The cause of diverticulosis is thought to be high intraluminal pressures, predisposing to herniation of mucosa through muscular defects from penetrating blood vessels (vasa rectal brevia). Thus, most of the diverticuli seen are pseudo-diverticuli secondary to pulsion. This process explains why the sigmoid colon is the most common site of diverticulitis (90% of the disease)—it is the narrowest portion of the colon with the highest pressure. It is hypothesized that fiber protects against diverticular disease by bulking the stool and increasing the diameter of the sigmoid colon, thus decreasing the pressure. Functional abnormalities, e.g., cellular hypertrophy, slower muscle relaxation, and constipation have been noted in these patients. Additionally, patients with polycystic kidney disease have significantly higher rates of diverticulitis when compared to the general population, and so connective tissue problems may contribute to the development of the disease. Of note, diverticuli within the right colon are true diverticuli involving all layers of the colonic wall and usually represent a congenital process.



Diverticulitis can be divided into acute or chronic, as well as complicated or uncomplicated. Uncomplicated acute diverticulitis refers to localized inflammation confined to the colonic wall and surrounding tissues. It is usually accompanied by localized pain, cramping, fever, occasional diarrhea, and leukocytosis. Physical examination depends on the location of the disease, but usually involves localized abdominal pain, mostly left lower quadrant and suprapubic, with signs of local peritonitis, i.e., rebound and voluntary guarding. Occasionally the patient will present with isolated diverticular disease in a location other than the sigmoid colon, in which case symptoms will depend on location of the disease. Pain can radiate to the back if inflammation is mostly retroperitoneal or to the right in patients with redundant sigmoid.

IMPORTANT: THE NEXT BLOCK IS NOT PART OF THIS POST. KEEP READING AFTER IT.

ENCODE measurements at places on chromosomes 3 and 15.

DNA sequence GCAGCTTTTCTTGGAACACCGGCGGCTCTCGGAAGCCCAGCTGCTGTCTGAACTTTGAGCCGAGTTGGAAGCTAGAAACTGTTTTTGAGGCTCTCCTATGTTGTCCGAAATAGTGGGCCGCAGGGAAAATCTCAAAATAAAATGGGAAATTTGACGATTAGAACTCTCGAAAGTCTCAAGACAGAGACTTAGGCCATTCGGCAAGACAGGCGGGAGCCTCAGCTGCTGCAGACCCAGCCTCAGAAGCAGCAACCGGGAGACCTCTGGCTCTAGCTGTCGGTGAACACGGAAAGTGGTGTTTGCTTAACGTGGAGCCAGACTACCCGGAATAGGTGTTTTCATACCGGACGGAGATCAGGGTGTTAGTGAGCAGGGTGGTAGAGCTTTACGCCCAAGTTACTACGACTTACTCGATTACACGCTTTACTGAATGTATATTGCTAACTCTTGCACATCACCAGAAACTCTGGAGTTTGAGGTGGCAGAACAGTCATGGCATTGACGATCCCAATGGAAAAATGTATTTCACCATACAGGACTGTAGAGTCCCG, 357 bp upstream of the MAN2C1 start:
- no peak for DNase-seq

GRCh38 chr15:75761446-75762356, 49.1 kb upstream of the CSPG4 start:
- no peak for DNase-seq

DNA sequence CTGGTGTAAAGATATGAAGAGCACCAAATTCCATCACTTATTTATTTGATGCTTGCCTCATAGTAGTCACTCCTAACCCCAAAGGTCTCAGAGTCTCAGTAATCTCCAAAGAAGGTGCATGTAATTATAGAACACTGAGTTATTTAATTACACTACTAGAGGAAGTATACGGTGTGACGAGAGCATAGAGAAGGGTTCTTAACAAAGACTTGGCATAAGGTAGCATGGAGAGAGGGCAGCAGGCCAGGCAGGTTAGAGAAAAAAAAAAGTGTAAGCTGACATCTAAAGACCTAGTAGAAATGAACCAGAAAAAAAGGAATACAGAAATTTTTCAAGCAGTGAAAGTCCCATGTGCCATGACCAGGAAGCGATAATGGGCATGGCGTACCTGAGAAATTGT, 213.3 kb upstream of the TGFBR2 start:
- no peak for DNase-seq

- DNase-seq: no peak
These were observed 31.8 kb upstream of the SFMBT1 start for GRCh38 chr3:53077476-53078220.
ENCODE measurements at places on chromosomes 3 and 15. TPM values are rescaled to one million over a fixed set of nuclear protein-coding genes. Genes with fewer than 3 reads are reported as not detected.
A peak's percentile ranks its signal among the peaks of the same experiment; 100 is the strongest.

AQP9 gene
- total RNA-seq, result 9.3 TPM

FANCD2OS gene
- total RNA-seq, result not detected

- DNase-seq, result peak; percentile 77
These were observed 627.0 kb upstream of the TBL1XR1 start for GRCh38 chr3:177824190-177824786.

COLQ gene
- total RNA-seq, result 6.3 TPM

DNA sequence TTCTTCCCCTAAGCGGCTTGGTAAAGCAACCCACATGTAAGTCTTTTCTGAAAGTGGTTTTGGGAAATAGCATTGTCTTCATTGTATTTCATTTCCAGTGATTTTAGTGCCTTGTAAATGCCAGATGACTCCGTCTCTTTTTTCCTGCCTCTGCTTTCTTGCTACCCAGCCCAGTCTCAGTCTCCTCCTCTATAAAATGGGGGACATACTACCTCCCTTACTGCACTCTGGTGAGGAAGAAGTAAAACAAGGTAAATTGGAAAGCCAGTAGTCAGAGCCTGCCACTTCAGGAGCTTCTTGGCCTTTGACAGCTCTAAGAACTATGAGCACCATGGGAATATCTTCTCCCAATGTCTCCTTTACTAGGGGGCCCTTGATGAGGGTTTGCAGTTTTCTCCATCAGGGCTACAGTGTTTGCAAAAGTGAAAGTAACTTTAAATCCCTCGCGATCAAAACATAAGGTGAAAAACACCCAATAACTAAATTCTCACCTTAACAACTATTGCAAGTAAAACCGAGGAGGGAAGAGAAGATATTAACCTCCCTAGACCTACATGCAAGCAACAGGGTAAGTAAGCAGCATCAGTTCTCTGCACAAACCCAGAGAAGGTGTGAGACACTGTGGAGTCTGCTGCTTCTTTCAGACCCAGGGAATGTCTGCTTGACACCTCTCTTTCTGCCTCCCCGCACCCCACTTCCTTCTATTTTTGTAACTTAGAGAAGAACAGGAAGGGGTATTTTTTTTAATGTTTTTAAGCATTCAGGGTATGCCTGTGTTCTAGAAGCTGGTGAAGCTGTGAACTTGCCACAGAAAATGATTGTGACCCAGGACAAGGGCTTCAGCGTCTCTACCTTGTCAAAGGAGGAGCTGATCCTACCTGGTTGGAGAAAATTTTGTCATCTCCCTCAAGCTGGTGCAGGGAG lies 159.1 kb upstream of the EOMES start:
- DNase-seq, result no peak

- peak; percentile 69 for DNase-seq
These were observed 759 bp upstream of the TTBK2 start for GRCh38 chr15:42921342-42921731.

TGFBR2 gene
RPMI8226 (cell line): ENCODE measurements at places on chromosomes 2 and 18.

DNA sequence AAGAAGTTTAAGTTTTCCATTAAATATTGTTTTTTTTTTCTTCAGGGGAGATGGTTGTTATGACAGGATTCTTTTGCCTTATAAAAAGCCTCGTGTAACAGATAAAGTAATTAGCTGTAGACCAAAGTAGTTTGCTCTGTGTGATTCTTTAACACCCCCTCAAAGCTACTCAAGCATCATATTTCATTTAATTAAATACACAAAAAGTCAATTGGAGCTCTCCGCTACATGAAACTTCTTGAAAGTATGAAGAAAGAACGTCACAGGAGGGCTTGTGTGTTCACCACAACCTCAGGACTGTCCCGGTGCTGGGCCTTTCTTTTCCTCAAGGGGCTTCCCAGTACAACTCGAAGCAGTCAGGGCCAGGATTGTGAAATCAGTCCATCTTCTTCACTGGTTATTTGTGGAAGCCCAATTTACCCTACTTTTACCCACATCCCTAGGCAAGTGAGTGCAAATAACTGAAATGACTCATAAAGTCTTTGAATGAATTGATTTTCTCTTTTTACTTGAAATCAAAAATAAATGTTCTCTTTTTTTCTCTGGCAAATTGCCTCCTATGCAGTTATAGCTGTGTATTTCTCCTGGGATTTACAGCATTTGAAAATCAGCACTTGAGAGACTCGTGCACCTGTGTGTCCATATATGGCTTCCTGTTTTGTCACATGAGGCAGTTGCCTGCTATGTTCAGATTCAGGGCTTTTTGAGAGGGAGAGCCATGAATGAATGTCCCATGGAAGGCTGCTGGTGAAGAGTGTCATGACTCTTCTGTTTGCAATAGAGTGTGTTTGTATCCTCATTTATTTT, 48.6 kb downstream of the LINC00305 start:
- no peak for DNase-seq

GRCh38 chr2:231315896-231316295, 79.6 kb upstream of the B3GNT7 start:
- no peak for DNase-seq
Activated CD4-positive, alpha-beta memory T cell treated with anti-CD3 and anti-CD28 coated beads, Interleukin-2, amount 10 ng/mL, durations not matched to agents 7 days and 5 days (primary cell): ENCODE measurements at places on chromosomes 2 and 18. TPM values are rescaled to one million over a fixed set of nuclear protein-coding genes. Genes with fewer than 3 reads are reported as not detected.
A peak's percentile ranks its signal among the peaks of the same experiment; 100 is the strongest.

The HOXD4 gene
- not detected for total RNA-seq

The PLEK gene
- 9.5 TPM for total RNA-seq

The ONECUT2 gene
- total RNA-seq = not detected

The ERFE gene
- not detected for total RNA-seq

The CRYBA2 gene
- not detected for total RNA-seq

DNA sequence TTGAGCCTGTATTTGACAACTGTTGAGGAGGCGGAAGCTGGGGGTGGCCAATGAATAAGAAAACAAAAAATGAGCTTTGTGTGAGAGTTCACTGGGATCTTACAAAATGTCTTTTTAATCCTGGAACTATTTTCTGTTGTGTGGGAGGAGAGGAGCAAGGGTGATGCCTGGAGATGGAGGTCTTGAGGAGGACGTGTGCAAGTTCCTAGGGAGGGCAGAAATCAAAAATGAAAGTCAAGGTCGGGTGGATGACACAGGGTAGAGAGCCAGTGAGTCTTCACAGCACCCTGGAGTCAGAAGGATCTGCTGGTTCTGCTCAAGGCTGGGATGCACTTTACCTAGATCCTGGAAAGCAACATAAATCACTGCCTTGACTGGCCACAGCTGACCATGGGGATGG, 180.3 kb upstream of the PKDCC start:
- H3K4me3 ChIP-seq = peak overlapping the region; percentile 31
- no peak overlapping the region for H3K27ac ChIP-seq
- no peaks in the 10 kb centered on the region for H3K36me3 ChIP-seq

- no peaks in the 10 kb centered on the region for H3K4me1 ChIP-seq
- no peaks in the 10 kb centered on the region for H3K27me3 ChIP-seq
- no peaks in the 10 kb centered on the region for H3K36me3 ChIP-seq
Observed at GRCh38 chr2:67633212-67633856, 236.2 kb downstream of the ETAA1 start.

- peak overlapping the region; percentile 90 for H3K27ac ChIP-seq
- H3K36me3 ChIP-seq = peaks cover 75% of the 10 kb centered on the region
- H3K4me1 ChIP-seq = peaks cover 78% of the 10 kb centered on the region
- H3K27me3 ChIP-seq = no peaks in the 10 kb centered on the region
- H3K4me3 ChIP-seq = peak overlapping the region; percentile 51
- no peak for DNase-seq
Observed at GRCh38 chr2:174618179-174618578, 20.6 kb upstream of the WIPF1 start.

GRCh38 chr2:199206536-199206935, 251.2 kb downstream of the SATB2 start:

Acute complicated diverticulitis is classified by Hinchey criteria, first published in 1978 based on clinical findings (Table 8–1). Since that time, a number of new schemas have been proposed to incorporate radiological findings by computed tomography (CT). However, none have been shown to alter clinical care. Presentation will again vary from minimal symptoms to generalized peritonitis and septic shock. Some patients will be remarkably asymptomatic despite significant radiologic and clinical inflammatory findings. This is especially true for immunosuppressed patients who, despite minimal symptoms, may have significant disease that carries substantial morbidity and mortality if not recognized in a timely manner.

Table 8–1Hinchey Classification of Diverticulitis

Chronic diverticulitis refers to persistence or frequent recurrence of symptoms despite standard treatment. This can include frequent attacks that improve with treatment, or patients who never completely return to baseline after an initial attack. Most of these patients will present on an outpatient basis, often with the diagnosis of multiple attacks. Thorough history should be taken to understand the true nature of their disease.